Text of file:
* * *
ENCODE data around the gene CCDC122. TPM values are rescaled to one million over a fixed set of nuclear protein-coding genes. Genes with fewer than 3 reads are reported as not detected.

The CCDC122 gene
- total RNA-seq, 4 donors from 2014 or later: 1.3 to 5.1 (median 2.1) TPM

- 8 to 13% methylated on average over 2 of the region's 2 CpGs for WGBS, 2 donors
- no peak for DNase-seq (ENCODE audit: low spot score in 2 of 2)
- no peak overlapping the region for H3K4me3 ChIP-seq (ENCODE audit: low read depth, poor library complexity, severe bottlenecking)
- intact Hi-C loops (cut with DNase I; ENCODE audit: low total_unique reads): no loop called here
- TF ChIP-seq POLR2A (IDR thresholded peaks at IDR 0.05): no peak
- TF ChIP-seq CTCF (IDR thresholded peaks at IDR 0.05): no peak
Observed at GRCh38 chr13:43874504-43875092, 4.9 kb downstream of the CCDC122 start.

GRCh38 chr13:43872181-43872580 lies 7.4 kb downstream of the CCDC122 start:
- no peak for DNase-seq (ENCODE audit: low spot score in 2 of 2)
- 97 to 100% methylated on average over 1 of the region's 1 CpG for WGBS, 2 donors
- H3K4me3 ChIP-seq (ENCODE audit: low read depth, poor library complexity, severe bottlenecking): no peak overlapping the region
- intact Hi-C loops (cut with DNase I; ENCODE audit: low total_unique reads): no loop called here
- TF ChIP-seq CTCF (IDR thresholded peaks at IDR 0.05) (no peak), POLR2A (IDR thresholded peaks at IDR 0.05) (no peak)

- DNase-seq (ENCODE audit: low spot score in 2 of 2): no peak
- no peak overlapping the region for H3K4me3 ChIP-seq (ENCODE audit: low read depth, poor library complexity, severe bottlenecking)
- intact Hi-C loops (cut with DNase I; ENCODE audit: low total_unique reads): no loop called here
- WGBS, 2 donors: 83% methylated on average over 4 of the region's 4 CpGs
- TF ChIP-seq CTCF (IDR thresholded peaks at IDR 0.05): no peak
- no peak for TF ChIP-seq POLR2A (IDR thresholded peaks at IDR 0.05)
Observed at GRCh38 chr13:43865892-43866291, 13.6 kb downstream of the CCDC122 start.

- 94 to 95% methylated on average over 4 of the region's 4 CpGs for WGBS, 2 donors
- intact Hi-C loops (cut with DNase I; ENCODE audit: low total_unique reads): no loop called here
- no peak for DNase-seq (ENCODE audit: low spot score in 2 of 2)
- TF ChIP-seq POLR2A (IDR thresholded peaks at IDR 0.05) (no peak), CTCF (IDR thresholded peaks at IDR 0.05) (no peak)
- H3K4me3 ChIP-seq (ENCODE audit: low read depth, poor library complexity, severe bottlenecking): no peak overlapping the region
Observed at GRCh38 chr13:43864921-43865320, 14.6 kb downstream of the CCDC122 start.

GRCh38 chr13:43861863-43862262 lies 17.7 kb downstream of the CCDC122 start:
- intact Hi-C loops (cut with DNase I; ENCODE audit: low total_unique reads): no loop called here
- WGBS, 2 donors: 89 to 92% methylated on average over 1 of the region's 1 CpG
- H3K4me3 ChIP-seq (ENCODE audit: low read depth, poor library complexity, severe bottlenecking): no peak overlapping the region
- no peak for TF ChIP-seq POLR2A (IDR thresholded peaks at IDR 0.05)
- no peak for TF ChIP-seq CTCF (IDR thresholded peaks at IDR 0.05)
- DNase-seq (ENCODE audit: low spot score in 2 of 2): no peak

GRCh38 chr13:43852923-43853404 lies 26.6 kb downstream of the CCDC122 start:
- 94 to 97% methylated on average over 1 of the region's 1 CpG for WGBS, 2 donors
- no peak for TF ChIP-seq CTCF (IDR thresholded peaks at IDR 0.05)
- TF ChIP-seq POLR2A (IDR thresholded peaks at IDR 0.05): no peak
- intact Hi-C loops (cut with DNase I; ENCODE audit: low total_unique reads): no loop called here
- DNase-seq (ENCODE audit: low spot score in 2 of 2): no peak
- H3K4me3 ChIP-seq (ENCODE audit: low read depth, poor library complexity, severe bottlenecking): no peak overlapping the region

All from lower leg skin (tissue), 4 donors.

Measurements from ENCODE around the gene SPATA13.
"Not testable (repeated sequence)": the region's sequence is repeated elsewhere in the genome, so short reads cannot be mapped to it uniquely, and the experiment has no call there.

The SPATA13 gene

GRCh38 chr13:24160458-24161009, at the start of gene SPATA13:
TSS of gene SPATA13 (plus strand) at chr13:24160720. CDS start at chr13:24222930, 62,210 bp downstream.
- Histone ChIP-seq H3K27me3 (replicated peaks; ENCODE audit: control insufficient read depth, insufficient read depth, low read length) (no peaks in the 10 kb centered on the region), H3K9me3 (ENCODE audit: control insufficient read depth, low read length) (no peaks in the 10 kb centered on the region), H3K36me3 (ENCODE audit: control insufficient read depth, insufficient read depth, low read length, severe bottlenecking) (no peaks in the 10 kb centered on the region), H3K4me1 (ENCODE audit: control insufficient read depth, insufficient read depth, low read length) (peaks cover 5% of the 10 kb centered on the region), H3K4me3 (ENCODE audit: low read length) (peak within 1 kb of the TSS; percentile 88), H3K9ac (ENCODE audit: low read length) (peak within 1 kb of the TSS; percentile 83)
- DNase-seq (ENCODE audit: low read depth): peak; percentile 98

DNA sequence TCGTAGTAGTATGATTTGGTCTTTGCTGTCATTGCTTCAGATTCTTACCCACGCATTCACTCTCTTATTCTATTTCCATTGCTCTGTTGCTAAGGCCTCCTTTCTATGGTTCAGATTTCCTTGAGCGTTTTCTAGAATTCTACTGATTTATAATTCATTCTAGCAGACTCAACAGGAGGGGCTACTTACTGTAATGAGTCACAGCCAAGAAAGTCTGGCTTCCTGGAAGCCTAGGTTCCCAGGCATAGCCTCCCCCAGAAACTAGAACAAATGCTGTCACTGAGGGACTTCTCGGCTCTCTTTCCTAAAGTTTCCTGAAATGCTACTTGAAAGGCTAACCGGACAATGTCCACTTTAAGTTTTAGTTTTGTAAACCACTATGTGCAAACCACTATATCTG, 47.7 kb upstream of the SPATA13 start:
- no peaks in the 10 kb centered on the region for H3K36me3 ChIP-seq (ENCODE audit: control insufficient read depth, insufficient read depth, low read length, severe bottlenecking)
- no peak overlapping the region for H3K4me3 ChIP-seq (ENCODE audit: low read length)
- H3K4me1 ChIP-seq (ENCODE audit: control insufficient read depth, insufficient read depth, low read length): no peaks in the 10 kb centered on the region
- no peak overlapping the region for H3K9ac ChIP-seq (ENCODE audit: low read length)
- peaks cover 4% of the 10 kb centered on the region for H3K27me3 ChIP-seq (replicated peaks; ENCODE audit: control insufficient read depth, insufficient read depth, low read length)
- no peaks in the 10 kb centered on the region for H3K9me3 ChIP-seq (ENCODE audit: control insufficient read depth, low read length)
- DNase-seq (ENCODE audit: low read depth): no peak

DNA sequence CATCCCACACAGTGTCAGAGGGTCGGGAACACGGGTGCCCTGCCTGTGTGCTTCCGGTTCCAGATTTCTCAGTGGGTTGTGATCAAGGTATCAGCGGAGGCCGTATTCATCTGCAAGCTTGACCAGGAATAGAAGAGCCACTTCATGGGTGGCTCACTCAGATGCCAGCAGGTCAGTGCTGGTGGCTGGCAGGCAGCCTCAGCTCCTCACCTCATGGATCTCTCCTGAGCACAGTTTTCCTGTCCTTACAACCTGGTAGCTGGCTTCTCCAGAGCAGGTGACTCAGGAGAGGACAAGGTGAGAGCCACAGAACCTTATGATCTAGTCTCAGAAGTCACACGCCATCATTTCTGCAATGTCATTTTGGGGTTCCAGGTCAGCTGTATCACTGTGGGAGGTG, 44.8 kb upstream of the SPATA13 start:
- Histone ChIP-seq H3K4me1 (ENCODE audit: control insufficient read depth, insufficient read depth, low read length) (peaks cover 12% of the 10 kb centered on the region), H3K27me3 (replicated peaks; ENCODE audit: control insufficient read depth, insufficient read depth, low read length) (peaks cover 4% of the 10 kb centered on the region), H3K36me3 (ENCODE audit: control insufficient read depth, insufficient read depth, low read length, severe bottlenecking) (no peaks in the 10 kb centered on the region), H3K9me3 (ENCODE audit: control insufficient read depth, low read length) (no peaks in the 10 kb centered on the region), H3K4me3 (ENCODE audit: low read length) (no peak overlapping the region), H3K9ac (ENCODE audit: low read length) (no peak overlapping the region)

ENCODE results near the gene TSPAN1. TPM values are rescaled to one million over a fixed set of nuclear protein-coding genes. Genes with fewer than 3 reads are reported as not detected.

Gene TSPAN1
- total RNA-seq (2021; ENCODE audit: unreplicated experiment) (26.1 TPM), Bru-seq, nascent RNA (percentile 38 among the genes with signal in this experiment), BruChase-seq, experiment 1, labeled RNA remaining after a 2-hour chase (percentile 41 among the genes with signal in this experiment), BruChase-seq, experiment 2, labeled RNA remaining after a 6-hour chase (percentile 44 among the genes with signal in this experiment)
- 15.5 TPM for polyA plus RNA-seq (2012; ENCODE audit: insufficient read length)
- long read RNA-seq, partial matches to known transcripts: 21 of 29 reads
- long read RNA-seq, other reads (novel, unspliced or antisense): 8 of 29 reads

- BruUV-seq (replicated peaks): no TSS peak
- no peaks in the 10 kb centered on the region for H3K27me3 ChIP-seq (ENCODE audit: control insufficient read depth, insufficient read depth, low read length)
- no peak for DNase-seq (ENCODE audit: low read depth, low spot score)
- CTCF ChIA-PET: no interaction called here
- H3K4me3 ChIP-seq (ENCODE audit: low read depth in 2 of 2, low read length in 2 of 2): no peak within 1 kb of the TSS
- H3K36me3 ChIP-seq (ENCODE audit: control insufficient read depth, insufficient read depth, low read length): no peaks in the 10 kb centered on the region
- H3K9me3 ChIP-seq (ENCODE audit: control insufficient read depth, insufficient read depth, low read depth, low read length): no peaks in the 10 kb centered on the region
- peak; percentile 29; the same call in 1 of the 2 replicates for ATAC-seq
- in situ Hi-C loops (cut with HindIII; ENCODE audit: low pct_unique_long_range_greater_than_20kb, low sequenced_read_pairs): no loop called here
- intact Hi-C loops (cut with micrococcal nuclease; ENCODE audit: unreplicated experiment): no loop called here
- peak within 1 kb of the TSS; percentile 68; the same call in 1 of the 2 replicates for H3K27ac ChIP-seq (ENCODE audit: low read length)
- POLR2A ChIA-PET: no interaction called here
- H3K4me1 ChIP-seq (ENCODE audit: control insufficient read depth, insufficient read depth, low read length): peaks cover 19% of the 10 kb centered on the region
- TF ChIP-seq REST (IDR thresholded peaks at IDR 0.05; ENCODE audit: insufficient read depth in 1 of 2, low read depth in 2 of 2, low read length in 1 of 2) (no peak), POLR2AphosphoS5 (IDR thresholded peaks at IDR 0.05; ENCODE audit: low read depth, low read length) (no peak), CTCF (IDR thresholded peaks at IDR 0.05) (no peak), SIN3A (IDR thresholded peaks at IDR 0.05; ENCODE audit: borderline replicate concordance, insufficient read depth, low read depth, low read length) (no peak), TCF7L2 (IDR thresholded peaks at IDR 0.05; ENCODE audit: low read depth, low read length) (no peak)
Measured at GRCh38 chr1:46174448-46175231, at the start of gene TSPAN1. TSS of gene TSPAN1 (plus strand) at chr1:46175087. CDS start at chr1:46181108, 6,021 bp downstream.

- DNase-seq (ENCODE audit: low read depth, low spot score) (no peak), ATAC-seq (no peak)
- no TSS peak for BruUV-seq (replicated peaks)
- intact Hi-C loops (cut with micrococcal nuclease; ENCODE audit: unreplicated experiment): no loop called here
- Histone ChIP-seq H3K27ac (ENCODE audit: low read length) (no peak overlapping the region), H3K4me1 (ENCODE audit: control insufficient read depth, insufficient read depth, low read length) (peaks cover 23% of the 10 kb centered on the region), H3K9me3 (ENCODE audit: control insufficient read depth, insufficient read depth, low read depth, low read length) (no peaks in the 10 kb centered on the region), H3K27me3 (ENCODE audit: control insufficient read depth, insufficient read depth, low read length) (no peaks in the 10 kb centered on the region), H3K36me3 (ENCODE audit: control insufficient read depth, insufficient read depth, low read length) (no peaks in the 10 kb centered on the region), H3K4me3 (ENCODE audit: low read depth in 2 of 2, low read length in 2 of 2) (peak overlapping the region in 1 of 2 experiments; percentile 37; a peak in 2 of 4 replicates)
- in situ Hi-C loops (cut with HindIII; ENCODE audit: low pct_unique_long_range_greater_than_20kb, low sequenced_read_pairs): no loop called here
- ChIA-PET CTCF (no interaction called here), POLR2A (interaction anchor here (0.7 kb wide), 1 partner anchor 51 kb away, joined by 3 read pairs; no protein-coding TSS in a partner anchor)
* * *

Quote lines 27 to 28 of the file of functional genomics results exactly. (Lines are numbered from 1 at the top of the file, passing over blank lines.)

- TF ChIP-seq POLR2A (IDR thresholded peaks at IDR 0.05) (no peak), CTCF (IDR thresholded peaks at IDR 0.05) (no peak)
- H3K4me3 ChIP-seq (ENCODE audit: low read depth, poor library complexity, severe bottlenecking): no peak overlapping the region